In the opening of director Ben Lear’s heartbreaking and illuminating documentary They Call Us Monsters, screenwriter Gabriel Cowan sits at a table with four boys in a juvenile detention facility. For the next several weeks, Cowan will visit the boys and write a short screenplay with them that he’ll then direct. To start, Cowan teaches the boys how to play the “Yes, and…” game to collectively write a story, but as hard as he tries to end the narrative on a positive note, Jarad, 16, just won’t let it happen. “That’s not how it actually ends,” Jarad says. The brutal reality these boys face in a juvenile justice system that wishes to treat them as adults is encapsulated right here in this opening scene, where hope and joy turn quickly to inevitable pain.
Each boy infuses the characters of that screenplay with his own personal stories. Juan, 15, speaks shyly of being afraid of love and being in love with a girl named Abigail — a name then given to the protagonist’s friend. But as open as these boys are with emotions, they’re also master deflectors, often telling the stories of their own lives as though they were tales they’d overheard somewhere — Jarad says that a friend's father tried to stab himself to death, but Lear’s interviews with the boy’s stepfather reveal it was Jarad who witnessed this, not a friend. Juan recounts the painful story of his friend stabbing another boy to join a gang, but that was really Juan himself.
What’s fascinating is how absolutely normal, hilarious and hyper-intelligent these kids are. In this structured environment, they treat one another like brothers, sharing food and offering encouragement. They respect their superiors, whom Lear often catches trying to hide fatherly smiles from them. At one point, Juan calls the real Abigail and finally tells her how he feels and that he wishes her a good life; the guard listening in on the phone giddily cheers him on, like a dad. Juxtaposed against archival footage of politicians calling kids like these unrepentant monsters, such scenes speak volumes. Lear doesn’t make the boys saints — there are interviews with their victims — but he does paint a complex portrait of underserved children seemingly destined to end up in prison for life for no better reason than that they had no support.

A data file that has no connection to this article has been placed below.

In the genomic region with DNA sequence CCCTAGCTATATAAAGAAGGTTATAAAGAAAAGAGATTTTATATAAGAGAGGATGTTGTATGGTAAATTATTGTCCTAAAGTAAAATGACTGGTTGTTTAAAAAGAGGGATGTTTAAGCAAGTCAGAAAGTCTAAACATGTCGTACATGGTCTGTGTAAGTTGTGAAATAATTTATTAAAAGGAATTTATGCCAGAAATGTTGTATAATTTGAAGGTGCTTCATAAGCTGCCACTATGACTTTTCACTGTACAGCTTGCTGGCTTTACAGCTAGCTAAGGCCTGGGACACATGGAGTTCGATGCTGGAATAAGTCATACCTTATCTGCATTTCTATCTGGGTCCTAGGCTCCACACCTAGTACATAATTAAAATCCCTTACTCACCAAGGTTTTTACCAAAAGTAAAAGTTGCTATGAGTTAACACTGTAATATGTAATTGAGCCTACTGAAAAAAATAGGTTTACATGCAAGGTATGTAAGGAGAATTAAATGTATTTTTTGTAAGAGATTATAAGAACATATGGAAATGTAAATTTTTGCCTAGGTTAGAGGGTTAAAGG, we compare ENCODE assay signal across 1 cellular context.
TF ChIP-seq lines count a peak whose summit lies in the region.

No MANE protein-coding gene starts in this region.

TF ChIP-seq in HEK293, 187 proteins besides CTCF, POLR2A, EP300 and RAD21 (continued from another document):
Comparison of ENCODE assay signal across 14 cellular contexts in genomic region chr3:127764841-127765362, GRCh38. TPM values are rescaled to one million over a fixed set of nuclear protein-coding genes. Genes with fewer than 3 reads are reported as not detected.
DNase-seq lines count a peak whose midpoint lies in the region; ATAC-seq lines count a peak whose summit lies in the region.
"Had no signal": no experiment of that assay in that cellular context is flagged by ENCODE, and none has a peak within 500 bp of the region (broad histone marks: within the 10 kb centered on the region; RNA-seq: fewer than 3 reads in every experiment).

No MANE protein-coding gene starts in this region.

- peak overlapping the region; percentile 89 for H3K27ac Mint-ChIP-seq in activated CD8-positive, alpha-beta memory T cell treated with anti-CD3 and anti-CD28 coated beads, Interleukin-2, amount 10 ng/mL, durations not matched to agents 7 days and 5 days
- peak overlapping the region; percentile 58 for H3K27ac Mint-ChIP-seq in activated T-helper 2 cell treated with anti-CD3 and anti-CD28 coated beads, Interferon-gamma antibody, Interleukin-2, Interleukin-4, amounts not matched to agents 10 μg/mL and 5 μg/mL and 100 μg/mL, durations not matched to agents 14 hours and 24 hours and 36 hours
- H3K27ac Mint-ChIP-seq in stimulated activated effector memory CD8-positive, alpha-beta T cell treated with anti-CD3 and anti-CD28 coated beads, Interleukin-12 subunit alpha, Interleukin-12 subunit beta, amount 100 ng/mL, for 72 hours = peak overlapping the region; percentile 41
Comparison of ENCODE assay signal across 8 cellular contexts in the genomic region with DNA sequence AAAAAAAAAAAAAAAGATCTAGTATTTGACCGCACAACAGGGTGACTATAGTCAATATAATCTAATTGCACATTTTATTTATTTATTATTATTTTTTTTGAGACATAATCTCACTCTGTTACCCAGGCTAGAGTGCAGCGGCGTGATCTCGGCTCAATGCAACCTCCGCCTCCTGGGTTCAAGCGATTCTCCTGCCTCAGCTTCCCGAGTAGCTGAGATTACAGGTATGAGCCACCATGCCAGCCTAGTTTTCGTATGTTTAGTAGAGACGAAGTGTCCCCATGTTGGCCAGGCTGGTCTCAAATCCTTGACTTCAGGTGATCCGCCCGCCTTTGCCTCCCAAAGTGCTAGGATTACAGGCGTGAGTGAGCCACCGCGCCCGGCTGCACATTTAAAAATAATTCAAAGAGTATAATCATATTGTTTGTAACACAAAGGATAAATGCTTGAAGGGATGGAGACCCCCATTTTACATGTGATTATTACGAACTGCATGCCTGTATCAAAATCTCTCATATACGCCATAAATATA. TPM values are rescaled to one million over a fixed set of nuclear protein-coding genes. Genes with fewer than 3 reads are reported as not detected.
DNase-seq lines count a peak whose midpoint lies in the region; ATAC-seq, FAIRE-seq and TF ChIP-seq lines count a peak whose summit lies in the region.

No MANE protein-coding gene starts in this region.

Lear, the son of TV pioneer Norman Lear, uses the production of the short film as the timeline. The result is a multilayered meta-narrative in which clips from Los, the short film made from the boys' script, are edited in to illustrate these personal stories. One of the most bittersweet moments comes after Antonio, 14, is granted release unexpectedly. So hopeful at first, he’s almost immediately thrust into homelessness and turns to drugs. When Antonio shows up on set to watch the filming of Los, he’s visibly high and unhealthily skinny. Lear’s camera watches Antonio watching the movie version of himself get reprimanded for using drugs. Antonio shifts uncomfortably in his seat; in his real life, at just 14, there’s no such person there to keep him from falling. Yes, this film is important for its insistence that we see these boys as capable of rehabilitation in the right environment. But it’s the movie’s daring structure and humanity that make it worthy of the Lear name.